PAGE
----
The University of Maryland MRSEC grants ended in September 2013 after 17 years of successful operation. This site remains as a history of the center, but will not be actively maintained.

Undergraduate/Graduate Programs

2003 REU Projects

Interactions Between Biological Molecules and Magnetic Nanoparticles

The interactions between biological molecules and magnetic nanoparticles are being investigated because of the possibility of using the magnetic nanoparticles to handle the biological molecules to have medication delivered and to diagnose diverse sicknesses. To achieve this, we must find a way to mix them in a way that it doesn’t affect the biological molecules and cells and in a way in which they will target specific cells. In this investigation we look at how the magnetic nanoparticles interact with liquid crystals, which are the molecules that make up the walls of all living cells, and how once they are mixed we can use the nanoparticles to manipulate the liquid crystals. The mixtures are investigated first with a polarizing microscope to see how they align.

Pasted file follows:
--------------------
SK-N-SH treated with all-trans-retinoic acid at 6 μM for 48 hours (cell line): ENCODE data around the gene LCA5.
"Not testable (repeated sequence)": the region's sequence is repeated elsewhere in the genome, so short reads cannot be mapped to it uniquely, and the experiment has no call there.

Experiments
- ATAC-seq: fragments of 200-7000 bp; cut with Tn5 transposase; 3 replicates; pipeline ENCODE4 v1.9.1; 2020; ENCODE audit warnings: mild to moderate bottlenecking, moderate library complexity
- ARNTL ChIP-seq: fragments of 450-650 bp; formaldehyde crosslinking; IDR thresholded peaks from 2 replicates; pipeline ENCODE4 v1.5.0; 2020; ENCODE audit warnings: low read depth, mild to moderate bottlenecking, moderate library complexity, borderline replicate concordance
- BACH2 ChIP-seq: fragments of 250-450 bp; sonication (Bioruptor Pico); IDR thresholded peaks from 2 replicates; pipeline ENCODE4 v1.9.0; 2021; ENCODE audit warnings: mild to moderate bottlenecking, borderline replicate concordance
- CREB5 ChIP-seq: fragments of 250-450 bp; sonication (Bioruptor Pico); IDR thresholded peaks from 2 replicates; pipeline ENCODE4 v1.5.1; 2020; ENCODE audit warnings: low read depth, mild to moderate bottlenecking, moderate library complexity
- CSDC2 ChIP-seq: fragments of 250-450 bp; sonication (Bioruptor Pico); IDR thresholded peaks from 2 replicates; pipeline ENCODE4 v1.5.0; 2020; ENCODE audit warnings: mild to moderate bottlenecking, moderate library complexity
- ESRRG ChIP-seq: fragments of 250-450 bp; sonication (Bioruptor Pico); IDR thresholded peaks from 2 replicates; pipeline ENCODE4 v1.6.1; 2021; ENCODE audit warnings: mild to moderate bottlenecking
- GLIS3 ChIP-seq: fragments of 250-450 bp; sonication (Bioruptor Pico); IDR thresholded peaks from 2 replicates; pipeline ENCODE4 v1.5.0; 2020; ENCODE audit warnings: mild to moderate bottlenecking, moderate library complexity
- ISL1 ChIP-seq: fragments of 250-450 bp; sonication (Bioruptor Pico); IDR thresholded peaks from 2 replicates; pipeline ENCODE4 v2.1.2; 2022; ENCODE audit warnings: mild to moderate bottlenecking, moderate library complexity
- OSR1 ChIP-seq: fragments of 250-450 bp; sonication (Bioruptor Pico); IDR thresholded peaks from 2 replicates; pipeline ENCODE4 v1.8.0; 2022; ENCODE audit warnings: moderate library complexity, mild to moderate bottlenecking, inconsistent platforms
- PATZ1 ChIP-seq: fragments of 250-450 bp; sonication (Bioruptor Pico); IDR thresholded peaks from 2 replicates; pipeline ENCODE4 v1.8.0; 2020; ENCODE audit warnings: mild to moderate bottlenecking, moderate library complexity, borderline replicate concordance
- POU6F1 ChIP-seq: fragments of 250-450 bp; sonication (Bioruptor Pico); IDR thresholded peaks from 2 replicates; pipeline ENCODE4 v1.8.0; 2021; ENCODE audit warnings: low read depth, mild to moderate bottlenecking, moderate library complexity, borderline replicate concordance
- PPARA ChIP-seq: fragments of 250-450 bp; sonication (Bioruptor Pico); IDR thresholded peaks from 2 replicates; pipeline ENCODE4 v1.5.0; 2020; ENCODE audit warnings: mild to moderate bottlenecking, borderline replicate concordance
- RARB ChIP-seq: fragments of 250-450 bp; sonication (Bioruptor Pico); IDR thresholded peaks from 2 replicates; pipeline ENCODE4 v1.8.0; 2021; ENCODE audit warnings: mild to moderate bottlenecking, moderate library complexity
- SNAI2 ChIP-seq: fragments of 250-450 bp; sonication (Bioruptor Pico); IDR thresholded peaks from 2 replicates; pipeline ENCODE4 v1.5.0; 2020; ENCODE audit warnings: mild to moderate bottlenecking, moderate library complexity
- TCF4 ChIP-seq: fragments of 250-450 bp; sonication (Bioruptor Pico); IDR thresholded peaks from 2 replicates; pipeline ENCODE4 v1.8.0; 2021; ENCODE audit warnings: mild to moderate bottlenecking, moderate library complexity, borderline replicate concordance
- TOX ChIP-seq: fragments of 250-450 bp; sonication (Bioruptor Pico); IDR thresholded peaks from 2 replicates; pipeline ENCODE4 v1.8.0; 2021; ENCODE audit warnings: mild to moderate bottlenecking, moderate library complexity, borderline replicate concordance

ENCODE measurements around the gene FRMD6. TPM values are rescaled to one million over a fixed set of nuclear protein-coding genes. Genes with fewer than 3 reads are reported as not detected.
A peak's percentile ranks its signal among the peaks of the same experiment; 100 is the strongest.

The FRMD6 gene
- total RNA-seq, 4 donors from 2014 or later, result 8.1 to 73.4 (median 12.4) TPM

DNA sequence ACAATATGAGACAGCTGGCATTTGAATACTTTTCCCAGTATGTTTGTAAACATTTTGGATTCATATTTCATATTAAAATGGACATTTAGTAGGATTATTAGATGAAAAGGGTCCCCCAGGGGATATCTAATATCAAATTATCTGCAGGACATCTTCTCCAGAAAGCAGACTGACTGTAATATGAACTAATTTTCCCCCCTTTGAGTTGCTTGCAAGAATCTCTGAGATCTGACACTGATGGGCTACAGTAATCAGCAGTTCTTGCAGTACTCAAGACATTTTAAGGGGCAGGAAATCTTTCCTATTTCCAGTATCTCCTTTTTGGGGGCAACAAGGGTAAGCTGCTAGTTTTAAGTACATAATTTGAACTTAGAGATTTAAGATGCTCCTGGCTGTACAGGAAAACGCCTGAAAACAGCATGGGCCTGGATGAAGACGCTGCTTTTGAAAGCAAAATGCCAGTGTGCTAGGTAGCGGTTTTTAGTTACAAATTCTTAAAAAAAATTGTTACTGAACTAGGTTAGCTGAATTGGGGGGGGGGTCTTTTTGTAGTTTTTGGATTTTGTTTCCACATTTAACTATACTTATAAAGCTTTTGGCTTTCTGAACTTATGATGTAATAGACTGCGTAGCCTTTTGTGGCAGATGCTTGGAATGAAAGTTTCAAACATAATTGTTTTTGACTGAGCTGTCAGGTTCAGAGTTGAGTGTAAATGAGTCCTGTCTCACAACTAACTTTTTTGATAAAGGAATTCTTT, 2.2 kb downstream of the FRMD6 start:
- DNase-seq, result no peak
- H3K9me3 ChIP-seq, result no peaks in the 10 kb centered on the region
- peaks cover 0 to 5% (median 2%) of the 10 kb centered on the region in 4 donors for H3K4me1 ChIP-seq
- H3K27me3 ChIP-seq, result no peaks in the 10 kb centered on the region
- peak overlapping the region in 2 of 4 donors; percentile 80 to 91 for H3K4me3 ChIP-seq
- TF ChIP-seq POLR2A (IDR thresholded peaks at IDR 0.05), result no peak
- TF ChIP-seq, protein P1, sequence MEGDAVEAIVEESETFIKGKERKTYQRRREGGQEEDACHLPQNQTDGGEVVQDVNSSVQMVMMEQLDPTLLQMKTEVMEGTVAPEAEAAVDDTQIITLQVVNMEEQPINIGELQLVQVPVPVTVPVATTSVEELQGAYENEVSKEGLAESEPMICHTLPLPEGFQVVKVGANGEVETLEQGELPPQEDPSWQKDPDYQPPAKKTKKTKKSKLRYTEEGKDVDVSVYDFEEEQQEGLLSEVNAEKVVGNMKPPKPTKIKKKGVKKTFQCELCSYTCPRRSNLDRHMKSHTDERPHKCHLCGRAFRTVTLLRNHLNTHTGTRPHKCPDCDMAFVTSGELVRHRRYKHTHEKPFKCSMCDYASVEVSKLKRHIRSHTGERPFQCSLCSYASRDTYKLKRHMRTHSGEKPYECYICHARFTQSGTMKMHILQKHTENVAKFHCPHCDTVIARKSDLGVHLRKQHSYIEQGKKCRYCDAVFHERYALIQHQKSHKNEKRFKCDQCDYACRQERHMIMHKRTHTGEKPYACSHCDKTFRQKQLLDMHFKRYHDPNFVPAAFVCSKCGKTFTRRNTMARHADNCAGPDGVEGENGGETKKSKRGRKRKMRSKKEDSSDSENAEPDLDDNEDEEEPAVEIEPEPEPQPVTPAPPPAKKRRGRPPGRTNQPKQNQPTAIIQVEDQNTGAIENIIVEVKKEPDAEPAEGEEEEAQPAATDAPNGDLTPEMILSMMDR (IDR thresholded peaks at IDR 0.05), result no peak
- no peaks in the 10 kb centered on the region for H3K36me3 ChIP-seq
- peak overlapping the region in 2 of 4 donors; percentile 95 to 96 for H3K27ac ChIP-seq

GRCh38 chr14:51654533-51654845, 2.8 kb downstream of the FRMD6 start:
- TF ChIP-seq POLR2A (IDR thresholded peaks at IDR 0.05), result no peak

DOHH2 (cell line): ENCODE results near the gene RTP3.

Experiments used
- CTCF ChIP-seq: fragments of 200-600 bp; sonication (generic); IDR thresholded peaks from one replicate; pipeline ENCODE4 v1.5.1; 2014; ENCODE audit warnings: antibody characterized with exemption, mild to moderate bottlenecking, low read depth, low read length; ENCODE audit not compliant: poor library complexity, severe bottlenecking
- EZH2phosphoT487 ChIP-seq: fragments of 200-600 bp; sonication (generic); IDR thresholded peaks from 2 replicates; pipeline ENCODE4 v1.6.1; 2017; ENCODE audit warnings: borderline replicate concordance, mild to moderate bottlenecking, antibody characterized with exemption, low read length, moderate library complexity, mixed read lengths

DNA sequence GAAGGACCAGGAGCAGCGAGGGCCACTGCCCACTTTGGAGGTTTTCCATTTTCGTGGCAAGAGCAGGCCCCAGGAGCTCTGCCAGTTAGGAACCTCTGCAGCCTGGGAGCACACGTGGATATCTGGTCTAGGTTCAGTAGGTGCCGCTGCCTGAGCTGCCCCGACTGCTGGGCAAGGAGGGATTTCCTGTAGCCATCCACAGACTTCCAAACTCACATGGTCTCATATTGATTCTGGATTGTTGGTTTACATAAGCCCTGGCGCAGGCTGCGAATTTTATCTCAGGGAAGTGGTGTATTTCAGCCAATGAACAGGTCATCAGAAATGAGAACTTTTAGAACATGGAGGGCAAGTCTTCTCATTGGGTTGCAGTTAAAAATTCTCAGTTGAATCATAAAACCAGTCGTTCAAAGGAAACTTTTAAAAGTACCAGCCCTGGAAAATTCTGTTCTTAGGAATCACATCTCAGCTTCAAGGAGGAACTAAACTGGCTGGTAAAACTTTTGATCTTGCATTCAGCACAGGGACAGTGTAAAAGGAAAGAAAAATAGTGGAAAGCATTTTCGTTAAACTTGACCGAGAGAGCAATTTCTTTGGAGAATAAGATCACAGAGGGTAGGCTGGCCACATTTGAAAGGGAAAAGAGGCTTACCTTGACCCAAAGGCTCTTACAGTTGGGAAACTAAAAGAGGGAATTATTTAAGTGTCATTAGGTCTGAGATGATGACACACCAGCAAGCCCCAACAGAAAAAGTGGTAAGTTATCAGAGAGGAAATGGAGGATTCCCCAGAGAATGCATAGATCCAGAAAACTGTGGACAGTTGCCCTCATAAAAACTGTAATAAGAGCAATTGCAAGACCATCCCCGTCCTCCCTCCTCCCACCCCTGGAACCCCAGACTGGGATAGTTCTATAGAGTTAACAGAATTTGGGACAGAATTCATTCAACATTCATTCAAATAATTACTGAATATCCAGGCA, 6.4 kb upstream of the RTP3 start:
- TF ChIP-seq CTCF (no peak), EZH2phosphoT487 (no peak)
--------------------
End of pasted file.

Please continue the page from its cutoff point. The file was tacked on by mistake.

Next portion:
X-Ray Photoelectron Spectroscopy of Ultrathin Oxide Films